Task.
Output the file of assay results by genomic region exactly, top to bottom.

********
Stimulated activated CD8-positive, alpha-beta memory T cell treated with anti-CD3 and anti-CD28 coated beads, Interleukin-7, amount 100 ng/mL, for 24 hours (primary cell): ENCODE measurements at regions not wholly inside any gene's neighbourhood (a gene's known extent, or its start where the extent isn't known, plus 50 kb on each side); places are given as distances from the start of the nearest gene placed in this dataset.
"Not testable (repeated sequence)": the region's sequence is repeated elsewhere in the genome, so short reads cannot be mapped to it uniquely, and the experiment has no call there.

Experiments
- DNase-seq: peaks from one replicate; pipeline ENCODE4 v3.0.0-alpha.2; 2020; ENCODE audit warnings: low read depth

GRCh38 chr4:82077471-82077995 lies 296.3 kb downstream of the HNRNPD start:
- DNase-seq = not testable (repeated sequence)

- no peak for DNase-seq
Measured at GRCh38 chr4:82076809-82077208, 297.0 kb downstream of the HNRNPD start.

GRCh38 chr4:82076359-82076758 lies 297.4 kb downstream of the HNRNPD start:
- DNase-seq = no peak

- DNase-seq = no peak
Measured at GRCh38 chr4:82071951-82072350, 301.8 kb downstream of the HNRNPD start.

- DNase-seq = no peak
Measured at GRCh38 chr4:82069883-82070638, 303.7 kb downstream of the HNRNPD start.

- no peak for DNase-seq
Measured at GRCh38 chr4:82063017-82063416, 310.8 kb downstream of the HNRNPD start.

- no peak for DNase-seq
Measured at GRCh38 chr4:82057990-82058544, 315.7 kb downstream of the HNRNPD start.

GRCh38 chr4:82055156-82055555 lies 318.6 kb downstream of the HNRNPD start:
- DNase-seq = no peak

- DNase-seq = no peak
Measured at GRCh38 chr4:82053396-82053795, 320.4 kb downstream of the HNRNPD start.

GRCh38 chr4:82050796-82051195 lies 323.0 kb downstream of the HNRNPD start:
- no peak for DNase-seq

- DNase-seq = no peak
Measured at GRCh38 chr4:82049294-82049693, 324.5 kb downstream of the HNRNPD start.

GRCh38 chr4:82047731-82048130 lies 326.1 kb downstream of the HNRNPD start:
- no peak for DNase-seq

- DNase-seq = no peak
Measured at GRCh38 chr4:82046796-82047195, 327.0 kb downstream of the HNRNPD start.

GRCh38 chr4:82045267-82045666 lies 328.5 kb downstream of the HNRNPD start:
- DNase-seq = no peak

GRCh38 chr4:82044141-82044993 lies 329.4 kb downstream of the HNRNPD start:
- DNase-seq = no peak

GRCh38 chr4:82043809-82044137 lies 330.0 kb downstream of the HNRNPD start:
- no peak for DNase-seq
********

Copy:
Stimulated activated CD8-positive, alpha-beta memory T cell treated with anti-CD3 and anti-CD28 coated beads, Interleukin-7, amount 100 ng/mL, for 24 hours (primary cell): ENCODE measurements at regions not wholly inside any gene's neighbourhood (a gene's known extent, or its start where the extent isn't known, plus 50 kb on each side); places are given as distances from the start of the nearest gene placed in this dataset.
"Not testable (repeated sequence)": the region's sequence is repeated elsewhere in the genome, so short reads cannot be mapped to it uniquely, and the experiment has no call there.

Experiments
- DNase-seq: peaks from one replicate; pipeline ENCODE4 v3.0.0-alpha.2; 2020; ENCODE audit warnings: low read depth

GRCh38 chr4:82077471-82077995 lies 296.3 kb downstream of the HNRNPD start:
- DNase-seq = not testable (repeated sequence)

- no peak for DNase-seq
Measured at GRCh38 chr4:82076809-82077208, 297.0 kb downstream of the HNRNPD start.

GRCh38 chr4:82076359-82076758 lies 297.4 kb downstream of the HNRNPD start:
- DNase-seq = no peak

- DNase-seq = no peak
Measured at GRCh38 chr4:82071951-82072350, 301.8 kb downstream of the HNRNPD start.

- DNase-seq = no peak
Measured at GRCh38 chr4:82069883-82070638, 303.7 kb downstream of the HNRNPD start.

- no peak for DNase-seq
Measured at GRCh38 chr4:82063017-82063416, 310.8 kb downstream of the HNRNPD start.

- no peak for DNase-seq
Measured at GRCh38 chr4:82057990-82058544, 315.7 kb downstream of the HNRNPD start.

GRCh38 chr4:82055156-82055555 lies 318.6 kb downstream of the HNRNPD start:
- DNase-seq = no peak

- DNase-seq = no peak
Measured at GRCh38 chr4:82053396-82053795, 320.4 kb downstream of the HNRNPD start.

GRCh38 chr4:82050796-82051195 lies 323.0 kb downstream of the HNRNPD start:
- no peak for DNase-seq

- DNase-seq = no peak
Measured at GRCh38 chr4:82049294-82049693, 324.5 kb downstream of the HNRNPD start.

GRCh38 chr4:82047731-82048130 lies 326.1 kb downstream of the HNRNPD start:
- no peak for DNase-seq

- DNase-seq = no peak
Measured at GRCh38 chr4:82046796-82047195, 327.0 kb downstream of the HNRNPD start.

GRCh38 chr4:82045267-82045666 lies 328.5 kb downstream of the HNRNPD start:
- DNase-seq = no peak

GRCh38 chr4:82044141-82044993 lies 329.4 kb downstream of the HNRNPD start:
- DNase-seq = no peak

GRCh38 chr4:82043809-82044137 lies 330.0 kb downstream of the HNRNPD start:
- no peak for DNase-seq